The Welsh Government has launched a consultation on the proposed amendments to the Adoption Agencies (Wales) Regulations 2005 and the Care Planning, Placement and Case Review (Wales) Regulations 2015....
Jonathan Butler, Barrister, India Buildings Chambers, Liverpool
In this article, Jonathan Butler explains what community law is and how it may be relevant to family law practice. The starting point for what has become known as 'community care law' can be traced back to the report of Sir William Beveridge (1942), which framed the foundations for the modern welfare state. That comprised the Education Act 1944, the National Insurance Act 1946, the National Health Service Act 1946, the Children Act 1948 and the National Assistance Act 1948. Over the past 50 years, the replacements of these original statutes, and the additions to them, have grown almost beyond reckoning, and have been supplemented by Department of Health Guidance, a vast body of case-law and various Local Authority Circulars (LACs). To make matters more difficult, the manner in which all of these interact with each other has been rather ad hoc and it has been up to the courts, and practitioners, to try to interpret the legislation in order to form a coherent whole. The interaction between those statutes, case-law and family law practice will be almost exclusively (but not entirely) confined to proceedings within Part IV of the Children Act 1989 and particularly those involving disabled children, and/or disabled adults.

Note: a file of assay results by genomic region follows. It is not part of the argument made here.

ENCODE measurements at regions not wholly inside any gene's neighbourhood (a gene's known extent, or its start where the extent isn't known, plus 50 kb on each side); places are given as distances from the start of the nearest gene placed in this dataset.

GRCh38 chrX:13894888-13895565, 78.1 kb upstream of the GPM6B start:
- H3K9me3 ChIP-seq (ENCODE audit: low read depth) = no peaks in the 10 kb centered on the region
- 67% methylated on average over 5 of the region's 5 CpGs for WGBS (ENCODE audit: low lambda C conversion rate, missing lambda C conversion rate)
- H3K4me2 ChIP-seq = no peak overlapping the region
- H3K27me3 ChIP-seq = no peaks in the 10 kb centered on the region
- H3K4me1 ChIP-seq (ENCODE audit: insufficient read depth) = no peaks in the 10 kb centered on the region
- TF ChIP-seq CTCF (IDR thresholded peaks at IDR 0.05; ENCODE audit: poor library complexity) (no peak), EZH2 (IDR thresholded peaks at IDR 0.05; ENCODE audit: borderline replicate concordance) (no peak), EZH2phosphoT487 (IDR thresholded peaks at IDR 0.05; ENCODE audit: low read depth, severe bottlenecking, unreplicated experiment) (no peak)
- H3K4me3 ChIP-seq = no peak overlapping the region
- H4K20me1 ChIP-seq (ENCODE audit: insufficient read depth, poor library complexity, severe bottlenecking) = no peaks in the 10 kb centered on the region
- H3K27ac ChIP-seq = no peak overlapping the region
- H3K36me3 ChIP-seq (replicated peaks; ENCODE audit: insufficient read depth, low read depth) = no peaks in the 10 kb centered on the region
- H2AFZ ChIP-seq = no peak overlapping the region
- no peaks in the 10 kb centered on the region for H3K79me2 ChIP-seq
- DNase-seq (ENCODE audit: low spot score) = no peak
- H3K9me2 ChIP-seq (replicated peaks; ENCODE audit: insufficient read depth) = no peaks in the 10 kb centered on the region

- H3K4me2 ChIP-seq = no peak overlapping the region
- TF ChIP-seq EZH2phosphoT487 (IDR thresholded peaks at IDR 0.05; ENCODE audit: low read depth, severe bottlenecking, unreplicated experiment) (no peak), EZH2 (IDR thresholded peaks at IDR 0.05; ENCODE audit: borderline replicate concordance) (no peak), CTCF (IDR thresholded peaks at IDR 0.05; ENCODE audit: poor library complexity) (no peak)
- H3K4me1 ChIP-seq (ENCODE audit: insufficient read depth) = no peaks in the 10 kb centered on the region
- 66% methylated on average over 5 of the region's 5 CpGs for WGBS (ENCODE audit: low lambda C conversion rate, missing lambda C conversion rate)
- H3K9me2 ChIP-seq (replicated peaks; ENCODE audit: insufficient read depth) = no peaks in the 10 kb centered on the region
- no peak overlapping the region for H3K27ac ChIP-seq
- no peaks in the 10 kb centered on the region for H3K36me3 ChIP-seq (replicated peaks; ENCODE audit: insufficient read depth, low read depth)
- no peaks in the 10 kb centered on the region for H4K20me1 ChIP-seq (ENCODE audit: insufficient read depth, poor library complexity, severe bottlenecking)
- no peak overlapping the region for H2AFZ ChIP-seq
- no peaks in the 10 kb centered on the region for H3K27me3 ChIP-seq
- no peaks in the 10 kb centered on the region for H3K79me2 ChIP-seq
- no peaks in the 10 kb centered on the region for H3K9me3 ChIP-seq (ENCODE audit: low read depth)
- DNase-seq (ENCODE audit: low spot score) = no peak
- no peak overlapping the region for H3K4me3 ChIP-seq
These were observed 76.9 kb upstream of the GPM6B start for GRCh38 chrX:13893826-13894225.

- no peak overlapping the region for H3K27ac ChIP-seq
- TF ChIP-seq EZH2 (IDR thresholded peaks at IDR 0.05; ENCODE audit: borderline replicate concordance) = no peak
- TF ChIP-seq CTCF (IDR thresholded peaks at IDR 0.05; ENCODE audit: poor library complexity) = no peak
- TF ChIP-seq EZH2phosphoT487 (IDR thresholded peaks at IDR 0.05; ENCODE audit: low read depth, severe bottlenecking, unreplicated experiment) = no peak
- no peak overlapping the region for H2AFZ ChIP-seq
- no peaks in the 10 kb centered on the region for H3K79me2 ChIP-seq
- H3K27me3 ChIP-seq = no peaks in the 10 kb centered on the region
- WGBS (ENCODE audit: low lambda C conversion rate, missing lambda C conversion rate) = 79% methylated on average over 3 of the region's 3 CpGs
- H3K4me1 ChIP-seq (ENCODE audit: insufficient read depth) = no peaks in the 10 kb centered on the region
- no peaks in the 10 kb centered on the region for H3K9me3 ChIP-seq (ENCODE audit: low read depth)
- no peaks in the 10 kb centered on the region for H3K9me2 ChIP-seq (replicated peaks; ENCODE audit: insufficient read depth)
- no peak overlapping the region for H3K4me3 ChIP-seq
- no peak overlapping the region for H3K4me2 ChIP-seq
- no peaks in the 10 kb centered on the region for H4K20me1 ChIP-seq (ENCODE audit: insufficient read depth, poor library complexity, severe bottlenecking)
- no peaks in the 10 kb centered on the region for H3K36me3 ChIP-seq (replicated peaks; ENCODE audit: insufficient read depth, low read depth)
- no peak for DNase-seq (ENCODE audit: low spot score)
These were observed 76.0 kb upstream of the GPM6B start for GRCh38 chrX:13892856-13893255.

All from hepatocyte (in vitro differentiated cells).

For the full article, see April  Family Law journal.
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